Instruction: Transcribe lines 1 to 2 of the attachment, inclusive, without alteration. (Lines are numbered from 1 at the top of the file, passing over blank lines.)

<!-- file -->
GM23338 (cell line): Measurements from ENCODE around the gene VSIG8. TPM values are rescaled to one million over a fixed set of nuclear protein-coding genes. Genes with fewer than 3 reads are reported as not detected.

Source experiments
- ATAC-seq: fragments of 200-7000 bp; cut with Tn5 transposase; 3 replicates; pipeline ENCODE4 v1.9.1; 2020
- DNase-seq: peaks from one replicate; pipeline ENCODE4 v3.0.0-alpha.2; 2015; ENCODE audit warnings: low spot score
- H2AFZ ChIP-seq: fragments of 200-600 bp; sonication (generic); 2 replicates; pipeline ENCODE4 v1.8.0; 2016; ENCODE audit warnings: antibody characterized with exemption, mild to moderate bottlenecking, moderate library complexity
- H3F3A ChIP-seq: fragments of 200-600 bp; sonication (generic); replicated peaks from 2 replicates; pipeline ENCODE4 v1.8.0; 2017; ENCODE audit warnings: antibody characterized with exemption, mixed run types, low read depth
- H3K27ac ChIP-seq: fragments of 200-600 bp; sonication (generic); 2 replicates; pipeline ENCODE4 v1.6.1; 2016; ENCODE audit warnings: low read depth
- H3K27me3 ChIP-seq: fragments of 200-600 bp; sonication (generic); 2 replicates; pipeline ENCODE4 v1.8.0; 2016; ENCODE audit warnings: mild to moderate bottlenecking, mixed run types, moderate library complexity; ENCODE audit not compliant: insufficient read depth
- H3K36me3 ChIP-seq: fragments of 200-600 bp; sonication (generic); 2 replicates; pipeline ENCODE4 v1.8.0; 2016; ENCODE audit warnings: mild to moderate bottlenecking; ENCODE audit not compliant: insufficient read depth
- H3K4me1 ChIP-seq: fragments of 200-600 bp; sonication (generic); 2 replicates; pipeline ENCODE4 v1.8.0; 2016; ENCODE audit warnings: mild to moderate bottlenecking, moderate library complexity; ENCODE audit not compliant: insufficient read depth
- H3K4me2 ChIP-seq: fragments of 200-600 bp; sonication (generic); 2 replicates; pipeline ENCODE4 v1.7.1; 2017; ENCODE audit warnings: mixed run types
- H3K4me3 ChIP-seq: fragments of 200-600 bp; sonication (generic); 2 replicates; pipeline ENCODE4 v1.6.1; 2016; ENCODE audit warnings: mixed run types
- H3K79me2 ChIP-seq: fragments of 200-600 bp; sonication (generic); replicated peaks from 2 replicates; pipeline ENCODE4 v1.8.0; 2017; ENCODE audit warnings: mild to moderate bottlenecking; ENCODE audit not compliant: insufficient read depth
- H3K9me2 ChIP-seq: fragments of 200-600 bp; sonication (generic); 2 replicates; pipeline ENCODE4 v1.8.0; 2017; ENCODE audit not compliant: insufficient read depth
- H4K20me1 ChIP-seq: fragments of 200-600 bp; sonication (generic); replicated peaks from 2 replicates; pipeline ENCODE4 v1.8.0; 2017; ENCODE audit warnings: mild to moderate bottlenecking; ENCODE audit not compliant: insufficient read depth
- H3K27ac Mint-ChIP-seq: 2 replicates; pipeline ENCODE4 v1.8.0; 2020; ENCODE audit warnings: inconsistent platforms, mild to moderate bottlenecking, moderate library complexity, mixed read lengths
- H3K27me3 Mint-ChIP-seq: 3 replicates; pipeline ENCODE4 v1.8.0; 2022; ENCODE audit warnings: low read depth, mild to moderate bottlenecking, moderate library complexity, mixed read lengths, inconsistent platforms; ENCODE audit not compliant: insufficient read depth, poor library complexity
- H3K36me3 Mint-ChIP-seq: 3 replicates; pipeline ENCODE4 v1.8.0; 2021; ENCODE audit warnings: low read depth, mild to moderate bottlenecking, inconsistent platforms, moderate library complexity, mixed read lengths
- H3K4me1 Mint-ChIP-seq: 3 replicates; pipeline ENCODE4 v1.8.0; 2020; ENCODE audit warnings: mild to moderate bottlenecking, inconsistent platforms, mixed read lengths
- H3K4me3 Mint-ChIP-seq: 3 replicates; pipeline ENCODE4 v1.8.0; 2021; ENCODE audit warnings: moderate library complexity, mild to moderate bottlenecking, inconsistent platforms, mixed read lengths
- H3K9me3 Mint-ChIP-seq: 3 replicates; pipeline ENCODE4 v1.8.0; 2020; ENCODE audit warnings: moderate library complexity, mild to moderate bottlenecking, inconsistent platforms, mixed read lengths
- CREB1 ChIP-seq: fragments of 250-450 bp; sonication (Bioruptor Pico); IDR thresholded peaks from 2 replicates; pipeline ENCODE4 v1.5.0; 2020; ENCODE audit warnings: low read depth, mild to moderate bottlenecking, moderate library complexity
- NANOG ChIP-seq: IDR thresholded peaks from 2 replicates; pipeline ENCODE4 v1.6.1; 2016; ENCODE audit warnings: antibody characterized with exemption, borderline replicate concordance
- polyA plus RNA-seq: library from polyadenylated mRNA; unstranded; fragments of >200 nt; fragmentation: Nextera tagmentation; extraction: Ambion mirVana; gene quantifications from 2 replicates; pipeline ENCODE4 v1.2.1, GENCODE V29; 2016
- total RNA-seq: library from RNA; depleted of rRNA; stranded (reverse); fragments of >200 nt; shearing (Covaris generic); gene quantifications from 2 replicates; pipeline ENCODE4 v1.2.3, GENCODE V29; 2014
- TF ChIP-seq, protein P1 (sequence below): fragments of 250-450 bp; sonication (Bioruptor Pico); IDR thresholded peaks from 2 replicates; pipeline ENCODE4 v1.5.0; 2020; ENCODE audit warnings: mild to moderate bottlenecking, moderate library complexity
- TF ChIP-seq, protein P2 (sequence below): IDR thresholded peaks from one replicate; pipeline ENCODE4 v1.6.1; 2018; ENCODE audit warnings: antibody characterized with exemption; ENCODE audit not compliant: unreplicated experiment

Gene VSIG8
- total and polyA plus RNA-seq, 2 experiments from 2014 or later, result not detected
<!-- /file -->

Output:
GM23338 (cell line): Measurements from ENCODE around the gene VSIG8. TPM values are rescaled to one million over a fixed set of nuclear protein-coding genes. Genes with fewer than 3 reads are reported as not detected.

Source experiments